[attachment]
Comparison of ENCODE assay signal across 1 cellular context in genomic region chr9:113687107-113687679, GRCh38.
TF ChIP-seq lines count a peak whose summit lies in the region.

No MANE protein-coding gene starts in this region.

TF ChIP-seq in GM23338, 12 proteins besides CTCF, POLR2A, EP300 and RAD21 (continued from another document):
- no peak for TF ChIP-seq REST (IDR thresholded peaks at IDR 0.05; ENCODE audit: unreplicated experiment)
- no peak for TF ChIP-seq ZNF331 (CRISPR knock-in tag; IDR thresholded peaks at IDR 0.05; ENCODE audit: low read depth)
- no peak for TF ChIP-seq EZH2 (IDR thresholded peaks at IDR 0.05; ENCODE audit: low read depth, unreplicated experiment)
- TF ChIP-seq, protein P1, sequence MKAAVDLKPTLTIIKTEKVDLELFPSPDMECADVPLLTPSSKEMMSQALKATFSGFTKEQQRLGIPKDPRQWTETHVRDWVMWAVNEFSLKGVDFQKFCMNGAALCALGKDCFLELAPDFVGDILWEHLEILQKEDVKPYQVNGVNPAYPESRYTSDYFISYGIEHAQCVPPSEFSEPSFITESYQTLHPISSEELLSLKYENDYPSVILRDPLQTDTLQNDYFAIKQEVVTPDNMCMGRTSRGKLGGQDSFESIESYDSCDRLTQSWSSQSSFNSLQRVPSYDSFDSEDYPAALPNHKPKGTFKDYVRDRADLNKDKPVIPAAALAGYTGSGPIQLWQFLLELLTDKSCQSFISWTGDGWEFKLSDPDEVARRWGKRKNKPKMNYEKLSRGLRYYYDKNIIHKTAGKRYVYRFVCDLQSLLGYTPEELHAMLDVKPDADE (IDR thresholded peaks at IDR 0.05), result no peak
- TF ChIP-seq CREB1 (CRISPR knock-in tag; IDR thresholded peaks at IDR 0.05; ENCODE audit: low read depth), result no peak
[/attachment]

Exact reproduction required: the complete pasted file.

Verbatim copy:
Comparison of ENCODE assay signal across 1 cellular context in genomic region chr9:113687107-113687679, GRCh38.
TF ChIP-seq lines count a peak whose summit lies in the region.

No MANE protein-coding gene starts in this region.

TF ChIP-seq in GM23338, 12 proteins besides CTCF, POLR2A, EP300 and RAD21 (continued from another document):
- no peak for TF ChIP-seq REST (IDR thresholded peaks at IDR 0.05; ENCODE audit: unreplicated experiment)
- no peak for TF ChIP-seq ZNF331 (CRISPR knock-in tag; IDR thresholded peaks at IDR 0.05; ENCODE audit: low read depth)
- no peak for TF ChIP-seq EZH2 (IDR thresholded peaks at IDR 0.05; ENCODE audit: low read depth, unreplicated experiment)
- TF ChIP-seq, protein P1, sequence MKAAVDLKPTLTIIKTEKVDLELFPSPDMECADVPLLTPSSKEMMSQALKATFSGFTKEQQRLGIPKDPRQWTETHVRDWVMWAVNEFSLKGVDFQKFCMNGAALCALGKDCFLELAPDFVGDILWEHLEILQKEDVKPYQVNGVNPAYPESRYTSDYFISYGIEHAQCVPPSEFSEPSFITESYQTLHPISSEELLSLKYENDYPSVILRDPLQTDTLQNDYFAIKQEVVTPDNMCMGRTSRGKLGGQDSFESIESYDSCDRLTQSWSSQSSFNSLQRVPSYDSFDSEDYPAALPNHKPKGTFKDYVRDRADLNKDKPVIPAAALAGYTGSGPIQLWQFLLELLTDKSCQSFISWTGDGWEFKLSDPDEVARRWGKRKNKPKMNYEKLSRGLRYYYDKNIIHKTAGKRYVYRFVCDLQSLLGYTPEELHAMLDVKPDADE (IDR thresholded peaks at IDR 0.05), result no peak
- TF ChIP-seq CREB1 (CRISPR knock-in tag; IDR thresholded peaks at IDR 0.05; ENCODE audit: low read depth), result no peak